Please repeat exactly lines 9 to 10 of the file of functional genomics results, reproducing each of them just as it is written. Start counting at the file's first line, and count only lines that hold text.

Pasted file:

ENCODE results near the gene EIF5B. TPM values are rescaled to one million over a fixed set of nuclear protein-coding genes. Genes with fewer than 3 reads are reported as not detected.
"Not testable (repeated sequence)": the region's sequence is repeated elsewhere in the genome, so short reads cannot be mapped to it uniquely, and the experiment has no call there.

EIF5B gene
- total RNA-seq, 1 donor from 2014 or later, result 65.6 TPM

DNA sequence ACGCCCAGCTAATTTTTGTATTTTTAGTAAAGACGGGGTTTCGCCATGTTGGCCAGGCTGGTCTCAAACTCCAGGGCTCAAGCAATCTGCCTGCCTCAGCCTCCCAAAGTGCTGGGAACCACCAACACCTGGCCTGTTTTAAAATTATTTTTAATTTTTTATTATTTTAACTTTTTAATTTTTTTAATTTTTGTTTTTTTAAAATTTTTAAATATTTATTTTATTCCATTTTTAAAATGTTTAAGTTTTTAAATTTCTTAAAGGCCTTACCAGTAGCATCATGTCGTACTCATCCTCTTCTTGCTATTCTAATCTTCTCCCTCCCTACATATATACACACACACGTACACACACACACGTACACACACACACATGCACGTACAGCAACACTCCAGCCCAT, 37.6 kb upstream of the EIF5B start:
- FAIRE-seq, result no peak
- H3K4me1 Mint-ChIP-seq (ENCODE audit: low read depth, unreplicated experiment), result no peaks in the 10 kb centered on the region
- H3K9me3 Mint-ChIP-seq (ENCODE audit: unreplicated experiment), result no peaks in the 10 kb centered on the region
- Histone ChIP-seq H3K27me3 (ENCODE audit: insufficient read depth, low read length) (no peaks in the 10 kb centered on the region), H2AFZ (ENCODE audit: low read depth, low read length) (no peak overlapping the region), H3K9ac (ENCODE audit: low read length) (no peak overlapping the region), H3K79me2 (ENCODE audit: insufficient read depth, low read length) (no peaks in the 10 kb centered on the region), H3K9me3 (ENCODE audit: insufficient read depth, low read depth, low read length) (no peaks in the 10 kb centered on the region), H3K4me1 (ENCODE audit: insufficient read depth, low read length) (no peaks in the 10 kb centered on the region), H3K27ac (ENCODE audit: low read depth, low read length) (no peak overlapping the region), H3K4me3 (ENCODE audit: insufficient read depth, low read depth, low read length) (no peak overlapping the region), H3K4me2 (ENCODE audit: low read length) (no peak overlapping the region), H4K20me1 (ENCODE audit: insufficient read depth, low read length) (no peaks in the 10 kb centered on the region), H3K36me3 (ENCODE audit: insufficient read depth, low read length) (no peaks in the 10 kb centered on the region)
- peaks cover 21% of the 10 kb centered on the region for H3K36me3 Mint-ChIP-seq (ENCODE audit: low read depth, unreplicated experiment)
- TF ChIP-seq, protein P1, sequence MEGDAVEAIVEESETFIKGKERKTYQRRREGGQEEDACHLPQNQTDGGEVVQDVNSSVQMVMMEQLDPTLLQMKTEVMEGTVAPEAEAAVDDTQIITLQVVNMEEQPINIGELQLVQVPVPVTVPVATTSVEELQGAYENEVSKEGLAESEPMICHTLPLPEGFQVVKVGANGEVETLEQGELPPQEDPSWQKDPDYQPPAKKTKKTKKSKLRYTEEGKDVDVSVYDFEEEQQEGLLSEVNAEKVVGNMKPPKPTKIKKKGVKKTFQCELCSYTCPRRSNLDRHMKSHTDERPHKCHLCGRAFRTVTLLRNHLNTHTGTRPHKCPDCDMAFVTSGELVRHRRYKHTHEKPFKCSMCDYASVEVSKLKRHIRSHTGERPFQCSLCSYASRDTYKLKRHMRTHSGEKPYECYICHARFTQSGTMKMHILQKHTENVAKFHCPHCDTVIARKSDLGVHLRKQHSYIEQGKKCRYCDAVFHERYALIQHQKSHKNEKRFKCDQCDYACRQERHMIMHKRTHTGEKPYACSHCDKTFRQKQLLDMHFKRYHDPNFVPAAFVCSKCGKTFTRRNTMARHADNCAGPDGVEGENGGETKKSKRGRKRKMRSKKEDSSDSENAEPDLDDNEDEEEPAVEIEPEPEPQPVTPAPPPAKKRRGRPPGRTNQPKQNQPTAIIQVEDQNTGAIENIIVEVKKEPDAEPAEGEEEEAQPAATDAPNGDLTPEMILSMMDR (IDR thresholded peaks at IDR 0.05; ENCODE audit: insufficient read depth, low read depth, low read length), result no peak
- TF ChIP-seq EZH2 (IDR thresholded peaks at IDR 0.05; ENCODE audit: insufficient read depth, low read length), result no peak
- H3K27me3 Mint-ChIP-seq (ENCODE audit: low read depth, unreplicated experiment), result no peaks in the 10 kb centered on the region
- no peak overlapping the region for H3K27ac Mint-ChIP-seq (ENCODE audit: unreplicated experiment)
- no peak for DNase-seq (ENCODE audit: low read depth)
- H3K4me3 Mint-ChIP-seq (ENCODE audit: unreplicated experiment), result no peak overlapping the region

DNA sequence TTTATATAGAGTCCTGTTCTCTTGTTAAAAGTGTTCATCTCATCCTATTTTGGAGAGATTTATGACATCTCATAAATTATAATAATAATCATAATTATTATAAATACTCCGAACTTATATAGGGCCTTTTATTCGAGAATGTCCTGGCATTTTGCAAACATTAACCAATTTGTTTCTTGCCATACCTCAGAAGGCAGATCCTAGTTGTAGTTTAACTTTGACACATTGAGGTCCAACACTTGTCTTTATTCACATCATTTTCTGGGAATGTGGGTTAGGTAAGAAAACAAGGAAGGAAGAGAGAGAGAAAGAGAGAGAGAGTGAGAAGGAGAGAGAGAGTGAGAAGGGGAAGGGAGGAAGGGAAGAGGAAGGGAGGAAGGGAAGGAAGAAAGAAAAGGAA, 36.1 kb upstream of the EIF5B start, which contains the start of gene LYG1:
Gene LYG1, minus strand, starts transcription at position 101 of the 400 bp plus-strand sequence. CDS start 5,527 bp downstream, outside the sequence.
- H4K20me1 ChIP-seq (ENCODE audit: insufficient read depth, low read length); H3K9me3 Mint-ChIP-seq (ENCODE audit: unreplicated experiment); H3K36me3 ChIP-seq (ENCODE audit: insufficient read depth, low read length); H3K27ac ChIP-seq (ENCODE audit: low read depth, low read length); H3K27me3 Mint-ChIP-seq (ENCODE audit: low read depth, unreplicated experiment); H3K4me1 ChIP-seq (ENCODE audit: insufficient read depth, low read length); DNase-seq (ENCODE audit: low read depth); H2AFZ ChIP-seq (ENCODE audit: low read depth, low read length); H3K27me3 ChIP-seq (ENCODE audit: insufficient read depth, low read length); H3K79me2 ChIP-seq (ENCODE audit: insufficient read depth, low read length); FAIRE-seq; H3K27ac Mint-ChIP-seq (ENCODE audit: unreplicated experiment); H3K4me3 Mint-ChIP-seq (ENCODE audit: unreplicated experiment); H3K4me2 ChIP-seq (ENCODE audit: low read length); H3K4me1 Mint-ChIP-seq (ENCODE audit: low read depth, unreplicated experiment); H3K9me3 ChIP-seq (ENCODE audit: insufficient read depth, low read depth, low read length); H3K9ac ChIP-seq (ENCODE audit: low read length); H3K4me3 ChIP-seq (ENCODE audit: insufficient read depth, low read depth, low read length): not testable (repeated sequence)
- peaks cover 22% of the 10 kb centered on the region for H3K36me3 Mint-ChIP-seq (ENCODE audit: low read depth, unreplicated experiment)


- Histone ChIP-seq H3K27me3 (ENCODE audit: insufficient read depth, low read length) (no peaks in the 10 kb centered on the region), H2AFZ (ENCODE audit: low read depth, low read length) (no peak overlapping the region), H3K9ac (ENCODE audit: low read length) (no peak overlapping the region), H3K79me2 (ENCODE audit: insufficient read depth, low read length) (no peaks in the 10 kb centered on the region), H3K9me3 (ENCODE audit: insufficient read depth, low read depth, low read length) (no peaks in the 10 kb centered on the region), H3K4me1 (ENCODE audit: insufficient read depth, low read length) (no peaks in the 10 kb centered on the region), H3K27ac (ENCODE audit: low read depth, low read length) (no peak overlapping the region), H3K4me3 (ENCODE audit: insufficient read depth, low read depth, low read length) (no peak overlapping the region), H3K4me2 (ENCODE audit: low read length) (no peak overlapping the region), H4K20me1 (ENCODE audit: insufficient read depth, low read length) (no peaks in the 10 kb centered on the region), H3K36me3 (ENCODE audit: insufficient read depth, low read length) (no peaks in the 10 kb centered on the region)
- peaks cover 21% of the 10 kb centered on the region for H3K36me3 Mint-ChIP-seq (ENCODE audit: low read depth, unreplicated experiment)